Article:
Smart Dragon 3 getting ready for 2022 launch
Rocket to meet surging demand for commercial satellite launch services
China Aerospace Science and Technology Corp, the nation's leading space contractor, plans to carry out the maiden flight of its Smart Dragon 3 carrier rocket next year, a company executive said.
Li Hong, deputy general manager at the State-owned conglomerate, said on Sunday that research and development of the new rocket began at the China Academy of Launch Vehicle Technology in December. Designers expect to conduct its first flight in the first half of next year.
"Its first mission will be based on a launch platform at sea," Li said on the sidelines of the ongoing fourth session of the 13th National Committee of the Chinese People's Political Consultative Conference in Beijing. The researcher is a member of the top political advisory body.
A four-stage solid-propellant rocket, the Smart Dragon 3 will be the largest and strongest in the Smart Dragon fleet, said Li, former president of the academy.
With a diameter of 2.64 meters and a liftoff weight of 140 metric tons, the rocket will be able to send multiple satellites with a combined weight of 1.5 tons to a sun-synchronous orbit at an altitude of 500 kilometers. It can be launched from the ground or at sea.
In China and many Western nations, an increasing number of newly founded private companies have started designing and building satellites, generating huge demand for commercial launch services. Many of these privately made satellites are set to operate in sun-synchronous orbits.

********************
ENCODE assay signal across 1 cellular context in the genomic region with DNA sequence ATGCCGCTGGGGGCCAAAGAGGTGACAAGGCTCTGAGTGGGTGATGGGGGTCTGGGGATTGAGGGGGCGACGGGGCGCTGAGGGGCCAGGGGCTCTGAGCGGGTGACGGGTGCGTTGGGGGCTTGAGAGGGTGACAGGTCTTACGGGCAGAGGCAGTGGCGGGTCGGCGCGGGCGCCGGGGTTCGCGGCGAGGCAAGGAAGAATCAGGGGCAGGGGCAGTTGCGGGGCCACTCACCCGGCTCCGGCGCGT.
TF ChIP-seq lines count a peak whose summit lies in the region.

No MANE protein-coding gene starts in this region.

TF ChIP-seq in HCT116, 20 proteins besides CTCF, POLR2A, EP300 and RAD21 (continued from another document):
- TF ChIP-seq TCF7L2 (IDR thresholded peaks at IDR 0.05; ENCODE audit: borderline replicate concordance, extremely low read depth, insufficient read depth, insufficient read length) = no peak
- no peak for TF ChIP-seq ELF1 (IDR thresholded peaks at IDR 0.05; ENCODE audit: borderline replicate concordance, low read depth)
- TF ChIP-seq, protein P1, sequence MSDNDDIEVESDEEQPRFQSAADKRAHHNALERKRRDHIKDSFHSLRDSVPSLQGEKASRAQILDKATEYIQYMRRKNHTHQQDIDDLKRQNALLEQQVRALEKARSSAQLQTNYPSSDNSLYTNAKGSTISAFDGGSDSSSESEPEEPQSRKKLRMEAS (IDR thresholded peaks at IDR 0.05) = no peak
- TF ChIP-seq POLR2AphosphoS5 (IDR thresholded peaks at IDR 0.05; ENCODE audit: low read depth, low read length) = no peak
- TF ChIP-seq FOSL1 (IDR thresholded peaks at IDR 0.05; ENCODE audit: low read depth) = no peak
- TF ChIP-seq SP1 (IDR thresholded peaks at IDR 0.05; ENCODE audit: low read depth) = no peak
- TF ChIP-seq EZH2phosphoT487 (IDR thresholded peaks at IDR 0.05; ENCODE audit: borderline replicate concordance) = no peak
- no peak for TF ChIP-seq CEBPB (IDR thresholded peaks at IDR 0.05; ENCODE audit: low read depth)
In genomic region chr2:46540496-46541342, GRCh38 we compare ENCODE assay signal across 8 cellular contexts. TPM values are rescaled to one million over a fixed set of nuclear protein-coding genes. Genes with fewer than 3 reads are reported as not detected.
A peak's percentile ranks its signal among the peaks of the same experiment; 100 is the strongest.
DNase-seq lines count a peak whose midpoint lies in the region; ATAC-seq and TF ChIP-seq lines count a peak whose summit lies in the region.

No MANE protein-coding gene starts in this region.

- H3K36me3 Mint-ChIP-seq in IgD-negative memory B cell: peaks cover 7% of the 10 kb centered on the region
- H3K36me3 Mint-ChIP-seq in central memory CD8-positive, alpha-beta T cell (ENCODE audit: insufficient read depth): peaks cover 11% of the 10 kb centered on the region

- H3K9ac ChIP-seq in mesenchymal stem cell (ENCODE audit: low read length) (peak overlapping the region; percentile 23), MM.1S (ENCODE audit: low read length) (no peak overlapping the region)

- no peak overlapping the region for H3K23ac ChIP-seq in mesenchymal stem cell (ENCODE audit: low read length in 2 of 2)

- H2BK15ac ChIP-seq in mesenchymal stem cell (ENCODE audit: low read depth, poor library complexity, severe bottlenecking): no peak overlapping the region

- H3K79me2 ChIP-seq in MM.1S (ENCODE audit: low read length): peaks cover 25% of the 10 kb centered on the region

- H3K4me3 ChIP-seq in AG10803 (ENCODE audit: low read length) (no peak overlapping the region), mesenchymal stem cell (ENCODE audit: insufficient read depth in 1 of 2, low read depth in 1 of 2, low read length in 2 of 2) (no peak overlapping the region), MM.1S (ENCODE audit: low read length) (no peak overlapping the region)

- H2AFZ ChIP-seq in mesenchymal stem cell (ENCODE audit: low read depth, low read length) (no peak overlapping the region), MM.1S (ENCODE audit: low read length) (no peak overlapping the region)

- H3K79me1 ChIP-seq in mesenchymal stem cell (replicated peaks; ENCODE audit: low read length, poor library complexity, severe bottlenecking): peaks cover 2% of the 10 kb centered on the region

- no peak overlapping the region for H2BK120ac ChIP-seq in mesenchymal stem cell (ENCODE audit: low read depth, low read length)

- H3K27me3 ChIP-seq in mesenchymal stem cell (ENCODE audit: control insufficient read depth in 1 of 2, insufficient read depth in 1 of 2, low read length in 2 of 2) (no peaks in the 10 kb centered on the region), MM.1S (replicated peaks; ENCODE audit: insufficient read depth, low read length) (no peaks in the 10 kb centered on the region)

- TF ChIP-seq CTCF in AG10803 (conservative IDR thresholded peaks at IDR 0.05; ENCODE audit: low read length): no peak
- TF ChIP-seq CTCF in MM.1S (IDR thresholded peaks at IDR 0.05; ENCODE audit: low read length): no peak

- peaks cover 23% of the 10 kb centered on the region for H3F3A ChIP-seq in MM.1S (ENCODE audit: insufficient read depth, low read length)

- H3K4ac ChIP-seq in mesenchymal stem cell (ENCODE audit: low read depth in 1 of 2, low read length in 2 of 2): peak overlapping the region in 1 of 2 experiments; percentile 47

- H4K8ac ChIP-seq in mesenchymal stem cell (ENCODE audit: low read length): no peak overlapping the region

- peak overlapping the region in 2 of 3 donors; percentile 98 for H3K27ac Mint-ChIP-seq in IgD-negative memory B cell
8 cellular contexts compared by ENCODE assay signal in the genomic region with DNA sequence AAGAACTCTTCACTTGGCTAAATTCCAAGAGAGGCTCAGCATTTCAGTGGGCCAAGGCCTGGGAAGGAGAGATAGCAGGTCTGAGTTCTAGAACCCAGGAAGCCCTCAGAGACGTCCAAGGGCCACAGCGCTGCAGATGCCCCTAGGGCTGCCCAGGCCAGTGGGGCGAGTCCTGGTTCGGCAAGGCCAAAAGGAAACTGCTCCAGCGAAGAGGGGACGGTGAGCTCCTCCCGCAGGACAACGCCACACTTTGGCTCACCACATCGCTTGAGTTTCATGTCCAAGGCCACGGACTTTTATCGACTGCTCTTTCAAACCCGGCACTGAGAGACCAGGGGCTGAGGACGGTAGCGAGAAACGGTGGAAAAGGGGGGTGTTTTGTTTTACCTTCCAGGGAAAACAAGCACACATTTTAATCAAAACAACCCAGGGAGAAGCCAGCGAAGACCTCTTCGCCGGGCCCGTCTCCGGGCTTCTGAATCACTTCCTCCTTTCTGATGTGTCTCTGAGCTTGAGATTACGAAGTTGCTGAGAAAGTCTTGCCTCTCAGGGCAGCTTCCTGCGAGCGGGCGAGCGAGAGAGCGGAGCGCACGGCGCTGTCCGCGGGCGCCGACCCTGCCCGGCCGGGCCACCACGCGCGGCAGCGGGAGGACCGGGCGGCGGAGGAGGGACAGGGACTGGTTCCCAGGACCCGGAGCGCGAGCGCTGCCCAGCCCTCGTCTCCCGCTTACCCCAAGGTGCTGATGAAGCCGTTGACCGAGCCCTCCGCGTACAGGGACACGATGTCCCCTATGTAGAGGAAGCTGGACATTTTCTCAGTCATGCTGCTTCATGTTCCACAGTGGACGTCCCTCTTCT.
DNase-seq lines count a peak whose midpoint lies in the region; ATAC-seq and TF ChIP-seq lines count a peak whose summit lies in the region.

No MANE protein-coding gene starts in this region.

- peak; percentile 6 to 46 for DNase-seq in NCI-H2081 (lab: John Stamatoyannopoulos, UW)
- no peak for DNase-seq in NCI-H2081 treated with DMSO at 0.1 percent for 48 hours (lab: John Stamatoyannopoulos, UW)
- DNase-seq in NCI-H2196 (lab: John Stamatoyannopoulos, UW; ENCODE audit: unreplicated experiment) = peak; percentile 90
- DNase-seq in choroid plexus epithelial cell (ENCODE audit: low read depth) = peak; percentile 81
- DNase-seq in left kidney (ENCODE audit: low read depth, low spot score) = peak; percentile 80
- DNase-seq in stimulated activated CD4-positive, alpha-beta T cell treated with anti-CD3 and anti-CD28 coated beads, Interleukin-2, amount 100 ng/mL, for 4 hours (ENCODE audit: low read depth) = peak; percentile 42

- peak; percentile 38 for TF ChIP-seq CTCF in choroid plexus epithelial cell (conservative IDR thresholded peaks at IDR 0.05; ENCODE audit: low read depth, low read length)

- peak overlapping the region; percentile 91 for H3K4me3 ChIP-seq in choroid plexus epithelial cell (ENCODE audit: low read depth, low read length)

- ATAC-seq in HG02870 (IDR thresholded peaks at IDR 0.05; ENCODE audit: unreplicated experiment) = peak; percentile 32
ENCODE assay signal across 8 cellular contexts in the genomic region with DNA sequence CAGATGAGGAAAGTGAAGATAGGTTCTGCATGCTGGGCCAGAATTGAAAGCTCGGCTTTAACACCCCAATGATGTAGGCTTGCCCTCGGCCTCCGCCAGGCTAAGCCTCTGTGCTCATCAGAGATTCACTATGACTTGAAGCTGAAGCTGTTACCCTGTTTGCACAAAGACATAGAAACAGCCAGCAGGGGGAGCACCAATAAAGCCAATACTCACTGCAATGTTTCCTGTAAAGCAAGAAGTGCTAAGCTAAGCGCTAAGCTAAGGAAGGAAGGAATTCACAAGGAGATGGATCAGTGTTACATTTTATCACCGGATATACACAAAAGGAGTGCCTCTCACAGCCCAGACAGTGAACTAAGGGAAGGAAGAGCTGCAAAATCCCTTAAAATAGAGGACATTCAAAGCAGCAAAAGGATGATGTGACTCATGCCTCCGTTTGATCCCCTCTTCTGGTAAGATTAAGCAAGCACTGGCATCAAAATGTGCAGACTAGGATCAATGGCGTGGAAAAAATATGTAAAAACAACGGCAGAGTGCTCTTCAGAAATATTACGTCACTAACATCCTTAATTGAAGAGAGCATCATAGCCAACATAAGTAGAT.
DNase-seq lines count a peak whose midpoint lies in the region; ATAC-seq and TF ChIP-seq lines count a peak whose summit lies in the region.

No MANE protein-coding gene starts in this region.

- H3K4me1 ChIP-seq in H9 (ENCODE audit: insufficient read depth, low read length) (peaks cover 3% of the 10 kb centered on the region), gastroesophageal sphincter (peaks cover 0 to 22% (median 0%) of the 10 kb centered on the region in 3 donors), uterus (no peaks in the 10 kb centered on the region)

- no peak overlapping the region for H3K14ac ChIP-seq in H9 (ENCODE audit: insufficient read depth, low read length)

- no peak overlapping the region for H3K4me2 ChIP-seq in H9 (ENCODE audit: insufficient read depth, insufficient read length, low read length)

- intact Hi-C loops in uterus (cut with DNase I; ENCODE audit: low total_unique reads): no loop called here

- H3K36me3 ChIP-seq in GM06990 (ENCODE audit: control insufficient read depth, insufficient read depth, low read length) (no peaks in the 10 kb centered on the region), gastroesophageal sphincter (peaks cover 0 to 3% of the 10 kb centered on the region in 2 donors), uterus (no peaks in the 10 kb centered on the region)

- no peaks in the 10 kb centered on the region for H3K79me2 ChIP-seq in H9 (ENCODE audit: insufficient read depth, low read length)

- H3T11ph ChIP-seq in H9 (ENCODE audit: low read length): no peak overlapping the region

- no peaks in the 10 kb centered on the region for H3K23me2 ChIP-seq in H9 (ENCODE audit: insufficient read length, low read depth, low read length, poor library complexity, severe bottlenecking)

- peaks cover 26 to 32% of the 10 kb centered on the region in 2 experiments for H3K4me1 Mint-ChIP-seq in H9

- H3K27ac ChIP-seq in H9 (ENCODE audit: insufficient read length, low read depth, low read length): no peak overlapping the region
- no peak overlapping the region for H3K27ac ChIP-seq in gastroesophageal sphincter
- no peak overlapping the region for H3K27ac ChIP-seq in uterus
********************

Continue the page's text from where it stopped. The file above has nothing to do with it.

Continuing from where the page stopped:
Smart Dragon 3 will be suitable for clients who wish to launch a large number of satellites within a short period of time to establish space-based commercial networks as soon as possible, Li said.
"The new model will feature an attractive price, high reliability as well as short production and launch periods, and therefore will be competitive in the commercial launch market," he said.
Smart Dragon 1, the first model in the family, conducted its maiden flight in August 2019.
It marked the emergence of China's fourth family of carrier rockets, after the Long March series, Kuaizhou series, and the SQX of privately owned space startup i-Space in Beijing.
Smart Dragon 1 is 19.5 meters tall, has a diameter of 1.2 meters and weighs 23.1 tons.
China has developed and brought several new rockets to market over the past five years. Many of them are solid-propellant models that are comparatively smaller than traditional liquid-fueled types like the Long March series.
Space industry observer Liu Yufei said that solid-propellant rockets are especially suitable for time-sensitive or short-notice missions, which have become more common than before due to surging demand from the booming commercial satellite business.